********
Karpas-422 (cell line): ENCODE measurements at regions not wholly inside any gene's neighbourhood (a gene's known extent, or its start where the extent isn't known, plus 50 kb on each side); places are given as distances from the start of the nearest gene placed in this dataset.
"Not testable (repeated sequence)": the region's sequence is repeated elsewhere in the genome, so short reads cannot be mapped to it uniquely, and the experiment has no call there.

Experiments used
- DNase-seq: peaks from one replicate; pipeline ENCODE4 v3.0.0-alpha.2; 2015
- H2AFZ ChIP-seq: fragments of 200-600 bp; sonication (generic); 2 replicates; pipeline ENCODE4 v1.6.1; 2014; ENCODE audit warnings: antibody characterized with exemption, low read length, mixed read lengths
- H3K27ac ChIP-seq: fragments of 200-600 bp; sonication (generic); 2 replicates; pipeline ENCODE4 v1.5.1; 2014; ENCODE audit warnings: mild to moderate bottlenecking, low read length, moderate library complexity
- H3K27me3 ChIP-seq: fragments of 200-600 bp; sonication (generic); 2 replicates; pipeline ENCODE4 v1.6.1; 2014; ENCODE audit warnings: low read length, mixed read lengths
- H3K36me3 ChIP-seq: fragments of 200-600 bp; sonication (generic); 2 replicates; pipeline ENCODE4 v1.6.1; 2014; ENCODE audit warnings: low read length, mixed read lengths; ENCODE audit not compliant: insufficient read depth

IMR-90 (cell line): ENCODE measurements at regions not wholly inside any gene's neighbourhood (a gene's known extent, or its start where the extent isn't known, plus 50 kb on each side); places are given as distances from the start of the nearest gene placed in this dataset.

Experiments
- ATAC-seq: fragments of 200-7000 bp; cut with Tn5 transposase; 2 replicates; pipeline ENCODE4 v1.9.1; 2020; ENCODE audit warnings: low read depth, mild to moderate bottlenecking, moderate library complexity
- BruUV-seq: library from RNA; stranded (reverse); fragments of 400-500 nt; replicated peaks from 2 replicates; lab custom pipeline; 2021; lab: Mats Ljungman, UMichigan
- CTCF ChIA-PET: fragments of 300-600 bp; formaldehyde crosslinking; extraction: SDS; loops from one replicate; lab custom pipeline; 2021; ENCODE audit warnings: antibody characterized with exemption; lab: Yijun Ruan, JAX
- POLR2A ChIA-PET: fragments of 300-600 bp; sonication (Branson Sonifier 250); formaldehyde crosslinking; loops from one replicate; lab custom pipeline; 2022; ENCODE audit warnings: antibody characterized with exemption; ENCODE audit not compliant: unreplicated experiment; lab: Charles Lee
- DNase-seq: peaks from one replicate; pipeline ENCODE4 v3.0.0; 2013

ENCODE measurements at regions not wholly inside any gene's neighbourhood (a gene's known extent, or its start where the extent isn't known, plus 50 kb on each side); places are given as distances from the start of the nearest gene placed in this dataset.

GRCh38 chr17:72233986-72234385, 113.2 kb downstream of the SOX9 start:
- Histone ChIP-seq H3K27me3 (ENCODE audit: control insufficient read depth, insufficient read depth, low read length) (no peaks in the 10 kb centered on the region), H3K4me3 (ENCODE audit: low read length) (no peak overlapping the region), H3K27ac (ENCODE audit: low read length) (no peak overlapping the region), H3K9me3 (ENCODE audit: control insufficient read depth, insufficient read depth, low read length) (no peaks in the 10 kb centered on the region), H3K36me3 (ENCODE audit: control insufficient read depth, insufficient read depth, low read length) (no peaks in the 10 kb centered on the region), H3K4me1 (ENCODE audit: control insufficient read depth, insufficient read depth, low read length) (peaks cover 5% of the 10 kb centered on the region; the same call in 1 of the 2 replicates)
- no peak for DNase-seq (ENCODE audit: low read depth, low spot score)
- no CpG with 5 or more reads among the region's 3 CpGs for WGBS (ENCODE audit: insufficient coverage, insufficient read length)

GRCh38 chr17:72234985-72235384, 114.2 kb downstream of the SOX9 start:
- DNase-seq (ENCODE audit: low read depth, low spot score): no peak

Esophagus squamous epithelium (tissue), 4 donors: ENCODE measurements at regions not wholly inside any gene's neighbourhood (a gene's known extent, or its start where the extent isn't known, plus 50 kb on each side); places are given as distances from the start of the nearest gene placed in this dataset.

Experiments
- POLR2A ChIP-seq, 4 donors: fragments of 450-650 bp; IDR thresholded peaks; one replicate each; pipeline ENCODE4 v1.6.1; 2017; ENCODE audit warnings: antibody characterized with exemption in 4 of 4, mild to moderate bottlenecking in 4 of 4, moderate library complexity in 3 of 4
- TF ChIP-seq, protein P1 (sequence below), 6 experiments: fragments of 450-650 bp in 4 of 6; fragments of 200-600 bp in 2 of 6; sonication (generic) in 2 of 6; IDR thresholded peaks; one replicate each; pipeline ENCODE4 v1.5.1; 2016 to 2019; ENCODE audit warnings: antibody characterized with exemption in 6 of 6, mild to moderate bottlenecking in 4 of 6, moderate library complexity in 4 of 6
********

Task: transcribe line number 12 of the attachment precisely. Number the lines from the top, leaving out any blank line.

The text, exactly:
- BruUV-seq: library from RNA; stranded (reverse); fragments of 400-500 nt; replicated peaks from 2 replicates; lab custom pipeline; 2021; lab: Mats Ljungman, UMichigan